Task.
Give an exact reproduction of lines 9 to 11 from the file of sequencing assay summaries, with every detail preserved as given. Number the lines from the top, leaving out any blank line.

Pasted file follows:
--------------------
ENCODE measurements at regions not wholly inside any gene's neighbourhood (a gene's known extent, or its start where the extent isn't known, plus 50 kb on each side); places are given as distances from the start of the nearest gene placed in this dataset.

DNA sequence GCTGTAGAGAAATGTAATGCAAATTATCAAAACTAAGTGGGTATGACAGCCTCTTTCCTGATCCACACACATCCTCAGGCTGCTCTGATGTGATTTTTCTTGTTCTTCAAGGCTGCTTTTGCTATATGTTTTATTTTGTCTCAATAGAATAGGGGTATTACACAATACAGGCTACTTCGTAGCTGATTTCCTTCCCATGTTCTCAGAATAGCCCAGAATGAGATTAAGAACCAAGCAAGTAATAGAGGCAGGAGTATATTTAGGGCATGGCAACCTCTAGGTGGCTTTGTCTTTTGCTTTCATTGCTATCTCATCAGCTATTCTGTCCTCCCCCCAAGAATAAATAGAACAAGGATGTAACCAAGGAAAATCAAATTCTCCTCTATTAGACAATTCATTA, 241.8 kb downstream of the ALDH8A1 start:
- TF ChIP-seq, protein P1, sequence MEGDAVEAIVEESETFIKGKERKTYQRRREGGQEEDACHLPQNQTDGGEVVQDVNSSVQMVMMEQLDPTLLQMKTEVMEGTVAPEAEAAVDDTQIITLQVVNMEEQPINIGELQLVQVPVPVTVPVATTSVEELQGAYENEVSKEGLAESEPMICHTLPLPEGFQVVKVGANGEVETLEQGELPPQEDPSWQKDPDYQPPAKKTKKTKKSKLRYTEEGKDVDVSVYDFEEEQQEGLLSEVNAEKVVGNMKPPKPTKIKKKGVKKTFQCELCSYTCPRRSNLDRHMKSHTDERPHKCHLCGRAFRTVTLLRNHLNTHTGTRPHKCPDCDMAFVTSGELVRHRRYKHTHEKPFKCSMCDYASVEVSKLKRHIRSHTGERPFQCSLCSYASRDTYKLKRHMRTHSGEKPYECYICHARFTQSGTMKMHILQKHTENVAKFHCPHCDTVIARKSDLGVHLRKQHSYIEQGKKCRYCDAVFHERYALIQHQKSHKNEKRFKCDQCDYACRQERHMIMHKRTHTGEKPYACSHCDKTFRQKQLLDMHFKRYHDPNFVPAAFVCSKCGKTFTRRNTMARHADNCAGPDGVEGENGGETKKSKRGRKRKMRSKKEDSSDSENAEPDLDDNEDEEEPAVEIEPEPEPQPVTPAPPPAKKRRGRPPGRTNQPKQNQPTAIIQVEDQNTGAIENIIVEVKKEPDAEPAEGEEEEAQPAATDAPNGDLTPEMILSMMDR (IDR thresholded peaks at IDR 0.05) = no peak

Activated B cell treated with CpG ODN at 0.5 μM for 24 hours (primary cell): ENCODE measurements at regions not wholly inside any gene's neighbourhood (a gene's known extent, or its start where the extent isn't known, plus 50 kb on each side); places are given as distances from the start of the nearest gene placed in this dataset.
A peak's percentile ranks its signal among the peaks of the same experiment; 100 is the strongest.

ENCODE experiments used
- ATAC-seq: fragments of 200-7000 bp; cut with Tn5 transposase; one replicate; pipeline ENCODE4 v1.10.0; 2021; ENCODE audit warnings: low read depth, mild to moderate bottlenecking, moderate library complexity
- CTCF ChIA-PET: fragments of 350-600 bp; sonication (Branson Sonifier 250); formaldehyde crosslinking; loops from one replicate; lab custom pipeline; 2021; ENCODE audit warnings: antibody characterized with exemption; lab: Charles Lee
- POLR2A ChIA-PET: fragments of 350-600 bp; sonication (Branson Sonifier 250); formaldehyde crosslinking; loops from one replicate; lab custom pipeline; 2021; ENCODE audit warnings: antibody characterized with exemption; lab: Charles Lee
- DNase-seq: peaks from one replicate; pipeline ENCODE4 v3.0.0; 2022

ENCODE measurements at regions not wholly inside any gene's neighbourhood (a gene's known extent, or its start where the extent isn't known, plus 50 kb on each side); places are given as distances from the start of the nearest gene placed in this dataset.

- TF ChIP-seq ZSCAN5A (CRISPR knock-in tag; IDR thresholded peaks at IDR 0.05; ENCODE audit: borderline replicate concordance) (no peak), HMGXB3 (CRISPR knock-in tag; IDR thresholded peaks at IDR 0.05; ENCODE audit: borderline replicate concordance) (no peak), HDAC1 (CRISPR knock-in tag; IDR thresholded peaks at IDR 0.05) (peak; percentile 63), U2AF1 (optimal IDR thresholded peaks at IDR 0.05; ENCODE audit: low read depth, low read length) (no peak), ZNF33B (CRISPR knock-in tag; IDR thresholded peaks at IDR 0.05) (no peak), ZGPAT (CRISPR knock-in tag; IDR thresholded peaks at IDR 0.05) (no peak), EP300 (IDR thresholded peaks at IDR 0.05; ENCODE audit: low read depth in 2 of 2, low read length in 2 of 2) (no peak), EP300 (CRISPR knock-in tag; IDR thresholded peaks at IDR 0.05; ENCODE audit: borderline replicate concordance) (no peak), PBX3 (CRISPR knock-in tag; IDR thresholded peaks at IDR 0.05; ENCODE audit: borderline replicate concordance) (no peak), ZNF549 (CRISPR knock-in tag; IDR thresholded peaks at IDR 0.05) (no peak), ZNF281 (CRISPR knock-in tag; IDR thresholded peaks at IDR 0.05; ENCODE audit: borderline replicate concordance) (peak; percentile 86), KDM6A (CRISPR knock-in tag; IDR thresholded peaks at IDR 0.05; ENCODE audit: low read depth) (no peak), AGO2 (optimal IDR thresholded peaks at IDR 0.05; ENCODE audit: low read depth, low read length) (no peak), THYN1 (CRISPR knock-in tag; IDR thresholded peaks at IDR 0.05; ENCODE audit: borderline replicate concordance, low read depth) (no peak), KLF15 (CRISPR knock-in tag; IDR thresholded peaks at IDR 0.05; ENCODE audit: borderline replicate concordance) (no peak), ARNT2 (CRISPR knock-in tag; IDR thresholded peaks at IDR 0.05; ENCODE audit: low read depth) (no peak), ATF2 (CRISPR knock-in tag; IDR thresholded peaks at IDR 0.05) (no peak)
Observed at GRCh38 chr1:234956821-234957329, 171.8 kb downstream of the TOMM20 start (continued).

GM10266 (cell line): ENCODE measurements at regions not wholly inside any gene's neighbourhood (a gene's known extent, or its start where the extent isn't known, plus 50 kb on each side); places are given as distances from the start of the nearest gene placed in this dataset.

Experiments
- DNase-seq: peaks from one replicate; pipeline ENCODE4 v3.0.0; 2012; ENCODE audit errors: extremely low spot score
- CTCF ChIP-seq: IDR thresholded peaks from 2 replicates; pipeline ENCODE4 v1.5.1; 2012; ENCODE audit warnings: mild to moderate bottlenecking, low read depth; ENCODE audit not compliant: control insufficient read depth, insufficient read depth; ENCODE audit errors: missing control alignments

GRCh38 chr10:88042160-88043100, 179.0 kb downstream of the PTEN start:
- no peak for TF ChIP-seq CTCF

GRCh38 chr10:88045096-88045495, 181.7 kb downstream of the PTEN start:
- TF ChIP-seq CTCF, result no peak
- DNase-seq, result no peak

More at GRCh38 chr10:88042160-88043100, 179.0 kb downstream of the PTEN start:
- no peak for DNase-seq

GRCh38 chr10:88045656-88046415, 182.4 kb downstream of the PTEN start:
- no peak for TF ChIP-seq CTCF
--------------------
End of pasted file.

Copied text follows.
- POLR2A ChIA-PET: fragments of 350-600 bp; sonication (Branson Sonifier 250); formaldehyde crosslinking; loops from one replicate; lab custom pipeline; 2021; ENCODE audit warnings: antibody characterized with exemption; lab: Charles Lee
- DNase-seq: peaks from one replicate; pipeline ENCODE4 v3.0.0; 2022

ENCODE measurements at regions not wholly inside any gene's neighbourhood (a gene's known extent, or its start where the extent isn't known, plus 50 kb on each side); places are given as distances from the start of the nearest gene placed in this dataset.